The moments following an auto accident can be disorienting and confusing. Your top priority should be to assess yourself and others at the scene for any injuries requiring immediate medical attention. Once you’ve called for an ambulance or dealt with other medical needs, you may wonder about reporting the accident. The California DMV lists its auto accident reporting requirements on its website, stating that any accident involving physical injury (no matter how minor) or property damage exceeding $1,000 must be reported. Essentially, the DMV’s reporting requirements exist to monitor the driving history of all drivers and identify any negligent drivers who may pose a significant safety risk to others on the road. You have a ten-day window in which to report the accident to the DMV. In order to notify the DMV of an accident, you must complete an SR-1 report, which is available at DMV offices, California Highway Patrol (CHP) offices, or online. Anyone can file an SR-1 report, regardless of whether they were the party responsible for causing the collision. In fact, your insurance agent, broker, or legal representative may complete and file this form on your behalf. If you have suffered catastrophic injuries that make it difficult for you to complete this task, enlisting the guidance of a trusted and caring Temecula car accident lawyer is the best way to ensure that all reporting obligations are handled as you focus on your recovery.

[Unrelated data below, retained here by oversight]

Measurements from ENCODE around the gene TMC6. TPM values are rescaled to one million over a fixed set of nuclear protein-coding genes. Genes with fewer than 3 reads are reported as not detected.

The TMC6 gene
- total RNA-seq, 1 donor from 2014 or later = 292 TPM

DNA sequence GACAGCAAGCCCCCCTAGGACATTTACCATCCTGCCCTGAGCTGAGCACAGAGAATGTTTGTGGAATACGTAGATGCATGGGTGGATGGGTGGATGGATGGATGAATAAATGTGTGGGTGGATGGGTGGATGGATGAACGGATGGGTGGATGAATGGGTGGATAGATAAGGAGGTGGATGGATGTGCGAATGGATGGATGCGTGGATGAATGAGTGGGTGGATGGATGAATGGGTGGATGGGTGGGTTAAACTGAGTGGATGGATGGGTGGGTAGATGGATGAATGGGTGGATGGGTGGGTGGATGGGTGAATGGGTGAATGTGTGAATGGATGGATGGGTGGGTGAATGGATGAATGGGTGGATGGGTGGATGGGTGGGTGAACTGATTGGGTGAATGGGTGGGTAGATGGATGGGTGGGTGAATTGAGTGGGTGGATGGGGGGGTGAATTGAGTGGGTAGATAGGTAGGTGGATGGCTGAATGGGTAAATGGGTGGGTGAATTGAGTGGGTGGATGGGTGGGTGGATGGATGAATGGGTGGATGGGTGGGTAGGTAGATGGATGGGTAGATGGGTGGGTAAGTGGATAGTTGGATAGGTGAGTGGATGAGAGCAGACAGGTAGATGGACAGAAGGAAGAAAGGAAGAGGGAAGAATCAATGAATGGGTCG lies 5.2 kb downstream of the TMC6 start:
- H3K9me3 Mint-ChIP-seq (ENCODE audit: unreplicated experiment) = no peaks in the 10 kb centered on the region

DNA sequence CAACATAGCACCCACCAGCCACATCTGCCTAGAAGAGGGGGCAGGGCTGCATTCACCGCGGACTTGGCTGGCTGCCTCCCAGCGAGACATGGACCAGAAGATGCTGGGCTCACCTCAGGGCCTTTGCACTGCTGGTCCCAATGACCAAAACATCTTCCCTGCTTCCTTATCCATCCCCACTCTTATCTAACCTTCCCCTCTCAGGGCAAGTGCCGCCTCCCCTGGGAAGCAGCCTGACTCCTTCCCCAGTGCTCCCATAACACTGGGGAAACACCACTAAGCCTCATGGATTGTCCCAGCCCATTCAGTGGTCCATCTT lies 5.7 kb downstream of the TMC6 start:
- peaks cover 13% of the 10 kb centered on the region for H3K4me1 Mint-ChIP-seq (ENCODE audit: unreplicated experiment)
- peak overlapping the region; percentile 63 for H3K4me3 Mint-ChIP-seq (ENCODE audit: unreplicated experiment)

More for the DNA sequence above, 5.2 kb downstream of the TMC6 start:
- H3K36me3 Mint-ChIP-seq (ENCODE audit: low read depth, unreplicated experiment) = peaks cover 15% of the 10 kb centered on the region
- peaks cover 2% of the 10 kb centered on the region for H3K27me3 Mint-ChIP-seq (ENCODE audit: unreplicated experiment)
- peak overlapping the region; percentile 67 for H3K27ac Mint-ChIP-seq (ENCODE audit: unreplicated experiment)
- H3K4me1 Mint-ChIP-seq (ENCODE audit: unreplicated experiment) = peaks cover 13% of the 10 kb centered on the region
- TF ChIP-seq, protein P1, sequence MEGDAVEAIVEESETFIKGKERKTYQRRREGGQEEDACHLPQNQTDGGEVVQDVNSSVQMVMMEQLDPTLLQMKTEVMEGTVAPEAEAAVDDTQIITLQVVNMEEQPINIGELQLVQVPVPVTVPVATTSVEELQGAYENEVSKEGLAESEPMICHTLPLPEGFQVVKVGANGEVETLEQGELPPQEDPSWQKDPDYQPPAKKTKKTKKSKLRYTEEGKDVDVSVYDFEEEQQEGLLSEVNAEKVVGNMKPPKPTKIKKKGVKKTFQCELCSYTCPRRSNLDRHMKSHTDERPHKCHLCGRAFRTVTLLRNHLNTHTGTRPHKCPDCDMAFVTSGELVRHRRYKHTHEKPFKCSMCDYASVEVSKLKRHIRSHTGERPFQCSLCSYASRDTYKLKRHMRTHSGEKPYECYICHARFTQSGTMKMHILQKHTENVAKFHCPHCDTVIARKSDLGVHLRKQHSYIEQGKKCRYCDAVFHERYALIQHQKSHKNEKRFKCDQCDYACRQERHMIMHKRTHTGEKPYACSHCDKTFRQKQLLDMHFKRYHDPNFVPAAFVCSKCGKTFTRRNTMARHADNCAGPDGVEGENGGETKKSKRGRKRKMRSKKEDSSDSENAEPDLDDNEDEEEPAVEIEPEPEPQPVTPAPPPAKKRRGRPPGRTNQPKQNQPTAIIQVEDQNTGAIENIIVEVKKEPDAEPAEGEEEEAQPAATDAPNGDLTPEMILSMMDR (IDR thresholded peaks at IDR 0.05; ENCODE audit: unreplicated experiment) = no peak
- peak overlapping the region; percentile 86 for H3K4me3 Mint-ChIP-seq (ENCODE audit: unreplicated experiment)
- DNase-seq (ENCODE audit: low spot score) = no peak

When to Notify Local Law Enforcement of a Car Accident